DOJ Rarely Used Nursing Home Data to Pursue Abuse Claims. COVID-19 Could Change That

When the COVID-19 pandemic started gathering momentum in spring, several states took steps to shield health care providers, including skilled nursing facilities, from liability related to care provided during the national emergency.

But the rules varied widely from state to state, and other issues might be looming beyond the realm of lawsuits.

The Department of Justice (DOJ) announced its National Nursing Home Initiative to investigate operators with a history of abuse and neglect on March 3 — right before the start of the pandemic. And though COVID-19 has been top of mind even when it comes to litigation and investigation, that initiative will likely end up looking at aspects of how SNFs responded to the pandemic.

Jon Ferry, a former assistant U.S. attorney and a current partner at the Birmingham, Ala.-based firm Bradley Arant Boult Cummings, joined SNN’s “Rethink” podcast to go over some of the legal issues that could surface from the pandemic — and from the DOJ initiative announced just before it all began.

Excerpts from the conversation, condensed and edited for clarity, are below; the podcast was recorded on June 24 and reflects the COVID-19 situation at the time.

You can listen to the podcast on iTunes, Google Play or Soundcloud, and if you like what you hear, be sure to subscribe.

Several states passed variations of immunity laws for health care providers as a result of the pandemic, but they could be quite different in terms of what was protected. Are these liability protections new in the health care space, or are they normal in a time of disaster like COVID-19?

I don’t think it’s completely novel. Some states actually have immunity provisions that kick in automatically when an emergency is declared. So it’s not unprecedented, and pretty standard, for governors and other state legislators to think about how those that are on the front line of responding to crisis need some protections from after-the-fact second-guessing that can come when everybody is acting in real time to deal with something new, unknown, and where everyone pretty much agrees they’re not exactly sure what all the parameters are around the problem.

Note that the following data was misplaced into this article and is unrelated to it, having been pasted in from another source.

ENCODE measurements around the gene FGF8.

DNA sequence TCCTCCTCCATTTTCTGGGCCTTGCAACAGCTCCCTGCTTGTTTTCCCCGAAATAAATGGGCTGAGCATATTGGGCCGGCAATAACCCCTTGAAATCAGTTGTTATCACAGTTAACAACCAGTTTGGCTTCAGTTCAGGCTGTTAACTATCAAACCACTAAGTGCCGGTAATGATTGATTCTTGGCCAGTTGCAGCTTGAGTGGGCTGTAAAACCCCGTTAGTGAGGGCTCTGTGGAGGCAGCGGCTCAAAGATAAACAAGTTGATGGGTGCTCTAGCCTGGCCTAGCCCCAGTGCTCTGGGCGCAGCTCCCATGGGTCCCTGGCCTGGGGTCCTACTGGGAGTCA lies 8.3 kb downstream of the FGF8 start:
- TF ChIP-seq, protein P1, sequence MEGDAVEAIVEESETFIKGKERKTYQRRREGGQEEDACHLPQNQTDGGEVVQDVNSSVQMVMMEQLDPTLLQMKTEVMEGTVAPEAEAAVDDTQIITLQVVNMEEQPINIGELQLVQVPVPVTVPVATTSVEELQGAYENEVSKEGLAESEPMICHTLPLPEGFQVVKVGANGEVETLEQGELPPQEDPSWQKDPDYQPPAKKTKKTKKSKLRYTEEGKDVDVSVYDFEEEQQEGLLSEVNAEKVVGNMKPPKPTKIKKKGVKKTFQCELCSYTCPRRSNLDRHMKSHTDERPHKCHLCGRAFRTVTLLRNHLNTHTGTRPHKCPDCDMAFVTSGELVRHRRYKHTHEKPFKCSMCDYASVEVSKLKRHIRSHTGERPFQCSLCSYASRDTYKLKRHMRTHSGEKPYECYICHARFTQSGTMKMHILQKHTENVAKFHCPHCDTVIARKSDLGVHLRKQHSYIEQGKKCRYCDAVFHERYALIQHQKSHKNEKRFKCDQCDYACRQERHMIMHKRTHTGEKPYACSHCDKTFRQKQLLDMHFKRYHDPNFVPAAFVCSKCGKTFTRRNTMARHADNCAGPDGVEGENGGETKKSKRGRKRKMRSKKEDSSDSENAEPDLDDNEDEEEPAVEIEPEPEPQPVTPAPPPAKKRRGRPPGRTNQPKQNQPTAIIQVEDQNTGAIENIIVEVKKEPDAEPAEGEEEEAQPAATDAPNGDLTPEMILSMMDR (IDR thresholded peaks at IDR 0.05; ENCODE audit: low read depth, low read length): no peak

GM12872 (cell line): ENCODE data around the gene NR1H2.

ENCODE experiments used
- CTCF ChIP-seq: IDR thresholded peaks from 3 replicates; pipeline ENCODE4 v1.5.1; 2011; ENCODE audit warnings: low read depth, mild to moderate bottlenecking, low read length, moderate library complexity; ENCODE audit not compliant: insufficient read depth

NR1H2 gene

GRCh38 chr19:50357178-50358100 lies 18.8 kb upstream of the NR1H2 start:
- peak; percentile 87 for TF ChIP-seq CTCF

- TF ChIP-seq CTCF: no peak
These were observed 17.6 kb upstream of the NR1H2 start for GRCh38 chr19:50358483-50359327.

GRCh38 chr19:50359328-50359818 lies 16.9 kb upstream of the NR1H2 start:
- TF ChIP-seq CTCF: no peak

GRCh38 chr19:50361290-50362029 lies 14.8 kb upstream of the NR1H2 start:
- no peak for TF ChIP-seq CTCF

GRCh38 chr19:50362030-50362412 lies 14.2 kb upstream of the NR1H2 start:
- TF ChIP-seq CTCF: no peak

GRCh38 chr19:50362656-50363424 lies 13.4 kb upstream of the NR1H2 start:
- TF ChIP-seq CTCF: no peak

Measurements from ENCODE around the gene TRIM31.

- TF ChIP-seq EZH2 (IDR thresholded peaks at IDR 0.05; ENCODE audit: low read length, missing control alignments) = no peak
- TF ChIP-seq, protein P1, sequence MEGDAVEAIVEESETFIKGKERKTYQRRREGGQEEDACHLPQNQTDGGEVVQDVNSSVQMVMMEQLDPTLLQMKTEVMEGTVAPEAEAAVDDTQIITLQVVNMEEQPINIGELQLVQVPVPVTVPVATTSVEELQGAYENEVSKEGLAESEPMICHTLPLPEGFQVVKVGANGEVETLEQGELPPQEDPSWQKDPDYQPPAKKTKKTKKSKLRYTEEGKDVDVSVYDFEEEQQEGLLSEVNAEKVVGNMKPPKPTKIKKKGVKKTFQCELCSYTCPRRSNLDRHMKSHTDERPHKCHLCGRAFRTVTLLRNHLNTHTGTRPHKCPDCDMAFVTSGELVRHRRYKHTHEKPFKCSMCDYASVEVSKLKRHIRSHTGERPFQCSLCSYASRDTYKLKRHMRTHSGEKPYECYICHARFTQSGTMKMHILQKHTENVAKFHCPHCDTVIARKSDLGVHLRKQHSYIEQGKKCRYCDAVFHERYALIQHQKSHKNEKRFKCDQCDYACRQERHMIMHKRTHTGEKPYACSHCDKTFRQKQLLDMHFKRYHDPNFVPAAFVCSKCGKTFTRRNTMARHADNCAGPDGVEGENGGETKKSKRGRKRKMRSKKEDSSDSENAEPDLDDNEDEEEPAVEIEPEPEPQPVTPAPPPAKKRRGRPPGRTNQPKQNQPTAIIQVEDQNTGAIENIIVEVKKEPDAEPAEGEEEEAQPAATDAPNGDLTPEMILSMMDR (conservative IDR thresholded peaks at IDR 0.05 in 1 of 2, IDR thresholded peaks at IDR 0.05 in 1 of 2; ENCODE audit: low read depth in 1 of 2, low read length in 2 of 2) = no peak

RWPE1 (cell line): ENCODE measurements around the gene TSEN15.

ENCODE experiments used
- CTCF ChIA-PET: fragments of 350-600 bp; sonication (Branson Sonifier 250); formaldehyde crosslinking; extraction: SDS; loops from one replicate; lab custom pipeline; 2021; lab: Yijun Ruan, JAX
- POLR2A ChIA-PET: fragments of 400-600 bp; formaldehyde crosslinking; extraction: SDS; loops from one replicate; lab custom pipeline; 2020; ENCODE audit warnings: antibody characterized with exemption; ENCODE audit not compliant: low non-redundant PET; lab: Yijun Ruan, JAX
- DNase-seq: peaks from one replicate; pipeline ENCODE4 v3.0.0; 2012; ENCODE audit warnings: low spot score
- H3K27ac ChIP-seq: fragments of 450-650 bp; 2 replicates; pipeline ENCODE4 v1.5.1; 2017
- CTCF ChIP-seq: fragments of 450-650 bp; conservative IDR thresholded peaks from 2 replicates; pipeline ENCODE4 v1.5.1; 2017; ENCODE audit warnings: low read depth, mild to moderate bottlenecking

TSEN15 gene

In these particular immunity provisions, some of them are by executive order; others have been passed by the legislature and then signed by the governor, so they’re statutory. And what we’re seeing in these is really a change to the level of culpability that facilities could be held to, in the case of a liability for COVID-related matters. So if someone were to bring a lawsuit for a standard of care at a nursing facility in the normal world, they would need to prove a negligence type of standard and show that the actions of the facility — or more likely the lack of actions by the facility — were negligent in the context of what was going on there.

What these immunity provisions have done is basically ratcheted up that standard. In fact, what they basically said is facilities and individuals working in the facilities won’t be responsible for what might be negligence. Instead, they’ve said that gross negligence or willfulness or reckless disregard are going to be the standard by which the facilities will be judged.

They haven’t done that by explicitly using those terms. Instead, what they generally do is they simply state: Hey, the facilities and the individuals in them won’t be subject to civil liability for their actions in responding to COVID-19 situations or patients or people who fall ill. But then they carve out situations in which there might be gross negligence and willfulness or criminal activity — and those are all kind of loaded legal that we can get into a little bit more if you’d like.

Yeah, let’s dive into those a little bit. In the pandemic situation, what does that mean for those terms and how they’re understood?

Sure, so let’s take a quick step back. The negligence standard itself is richly developed in the case law. What that really means is that somebody acted reasonably under the circumstances. And so even in an emergency situation, there would be a good argument that that standard is different than it would be in a non-emergency situation.